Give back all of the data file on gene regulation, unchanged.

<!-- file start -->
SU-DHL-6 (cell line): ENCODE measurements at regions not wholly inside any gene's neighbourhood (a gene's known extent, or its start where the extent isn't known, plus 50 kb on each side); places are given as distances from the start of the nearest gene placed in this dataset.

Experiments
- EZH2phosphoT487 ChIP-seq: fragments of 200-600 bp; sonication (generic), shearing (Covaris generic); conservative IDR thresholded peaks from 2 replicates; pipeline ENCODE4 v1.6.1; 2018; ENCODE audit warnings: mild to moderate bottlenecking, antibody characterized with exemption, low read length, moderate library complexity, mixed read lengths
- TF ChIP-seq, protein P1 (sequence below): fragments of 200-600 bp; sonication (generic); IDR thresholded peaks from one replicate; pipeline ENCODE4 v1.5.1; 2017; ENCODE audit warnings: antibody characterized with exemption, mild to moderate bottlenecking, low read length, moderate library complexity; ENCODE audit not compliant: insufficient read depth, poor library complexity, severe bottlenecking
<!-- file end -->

SU-DHL-6 (cell line): ENCODE measurements at regions not wholly inside any gene's neighbourhood (a gene's known extent, or its start where the extent isn't known, plus 50 kb on each side); places are given as distances from the start of the nearest gene placed in this dataset.

Experiments
- EZH2phosphoT487 ChIP-seq: fragments of 200-600 bp; sonication (generic), shearing (Covaris generic); conservative IDR thresholded peaks from 2 replicates; pipeline ENCODE4 v1.6.1; 2018; ENCODE audit warnings: mild to moderate bottlenecking, antibody characterized with exemption, low read length, moderate library complexity, mixed read lengths
- TF ChIP-seq, protein P1 (sequence below): fragments of 200-600 bp; sonication (generic); IDR thresholded peaks from one replicate; pipeline ENCODE4 v1.5.1; 2017; ENCODE audit warnings: antibody characterized with exemption, mild to moderate bottlenecking, low read length, moderate library complexity; ENCODE audit not compliant: insufficient read depth, poor library complexity, severe bottlenecking